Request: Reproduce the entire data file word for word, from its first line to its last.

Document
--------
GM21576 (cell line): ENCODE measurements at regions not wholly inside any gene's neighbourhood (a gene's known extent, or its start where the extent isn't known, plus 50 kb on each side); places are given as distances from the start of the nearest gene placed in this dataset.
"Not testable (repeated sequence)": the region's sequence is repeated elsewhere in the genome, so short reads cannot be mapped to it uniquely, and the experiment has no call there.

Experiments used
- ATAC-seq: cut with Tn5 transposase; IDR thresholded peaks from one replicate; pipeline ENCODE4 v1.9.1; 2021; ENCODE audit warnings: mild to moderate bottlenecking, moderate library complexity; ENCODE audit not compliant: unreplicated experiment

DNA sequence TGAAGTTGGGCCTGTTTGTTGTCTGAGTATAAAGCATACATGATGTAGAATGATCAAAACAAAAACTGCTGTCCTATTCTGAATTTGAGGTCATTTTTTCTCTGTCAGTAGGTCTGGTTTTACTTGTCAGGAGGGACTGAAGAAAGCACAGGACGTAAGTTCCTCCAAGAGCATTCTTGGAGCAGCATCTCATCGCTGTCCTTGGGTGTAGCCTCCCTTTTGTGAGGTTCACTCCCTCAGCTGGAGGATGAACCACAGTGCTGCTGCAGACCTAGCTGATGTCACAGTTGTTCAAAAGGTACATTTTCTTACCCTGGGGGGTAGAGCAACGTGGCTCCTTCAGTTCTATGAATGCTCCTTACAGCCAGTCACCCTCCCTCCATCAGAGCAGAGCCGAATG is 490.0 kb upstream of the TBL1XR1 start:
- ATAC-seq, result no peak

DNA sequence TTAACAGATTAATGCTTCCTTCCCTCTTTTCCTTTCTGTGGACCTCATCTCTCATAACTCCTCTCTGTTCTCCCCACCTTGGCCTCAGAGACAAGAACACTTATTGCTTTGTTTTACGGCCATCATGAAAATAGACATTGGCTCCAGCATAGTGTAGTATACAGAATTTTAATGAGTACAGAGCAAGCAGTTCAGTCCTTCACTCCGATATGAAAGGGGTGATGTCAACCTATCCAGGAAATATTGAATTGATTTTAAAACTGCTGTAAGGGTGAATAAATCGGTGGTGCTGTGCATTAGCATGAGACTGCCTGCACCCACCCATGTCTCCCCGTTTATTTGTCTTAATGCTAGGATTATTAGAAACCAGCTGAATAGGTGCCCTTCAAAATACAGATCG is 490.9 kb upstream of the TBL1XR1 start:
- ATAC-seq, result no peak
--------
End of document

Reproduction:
GM21576 (cell line): ENCODE measurements at regions not wholly inside any gene's neighbourhood (a gene's known extent, or its start where the extent isn't known, plus 50 kb on each side); places are given as distances from the start of the nearest gene placed in this dataset.
"Not testable (repeated sequence)": the region's sequence is repeated elsewhere in the genome, so short reads cannot be mapped to it uniquely, and the experiment has no call there.

Experiments used
- ATAC-seq: cut with Tn5 transposase; IDR thresholded peaks from one replicate; pipeline ENCODE4 v1.9.1; 2021; ENCODE audit warnings: mild to moderate bottlenecking, moderate library complexity; ENCODE audit not compliant: unreplicated experiment

DNA sequence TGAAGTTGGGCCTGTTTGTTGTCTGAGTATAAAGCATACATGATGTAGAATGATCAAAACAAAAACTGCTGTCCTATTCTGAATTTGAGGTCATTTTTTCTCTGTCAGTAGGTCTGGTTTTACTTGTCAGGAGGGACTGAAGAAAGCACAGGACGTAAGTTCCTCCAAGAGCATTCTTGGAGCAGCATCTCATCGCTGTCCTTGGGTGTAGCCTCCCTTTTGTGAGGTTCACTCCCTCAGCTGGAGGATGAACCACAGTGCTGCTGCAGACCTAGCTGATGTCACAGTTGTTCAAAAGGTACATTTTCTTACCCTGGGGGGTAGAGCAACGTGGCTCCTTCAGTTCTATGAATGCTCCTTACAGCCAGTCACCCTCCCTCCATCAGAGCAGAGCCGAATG is 490.0 kb upstream of the TBL1XR1 start:
- ATAC-seq, result no peak

DNA sequence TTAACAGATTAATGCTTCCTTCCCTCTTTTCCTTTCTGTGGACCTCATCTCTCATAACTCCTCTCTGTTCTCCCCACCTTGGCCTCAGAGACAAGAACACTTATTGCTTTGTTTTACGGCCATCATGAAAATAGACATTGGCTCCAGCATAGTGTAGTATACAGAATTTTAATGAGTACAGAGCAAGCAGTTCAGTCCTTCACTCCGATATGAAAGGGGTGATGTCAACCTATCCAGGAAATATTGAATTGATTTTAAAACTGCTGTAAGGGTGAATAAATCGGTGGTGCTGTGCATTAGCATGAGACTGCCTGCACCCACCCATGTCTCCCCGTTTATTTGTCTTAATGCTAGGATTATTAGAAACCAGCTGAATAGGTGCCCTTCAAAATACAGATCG is 490.9 kb upstream of the TBL1XR1 start:
- ATAC-seq, result no peak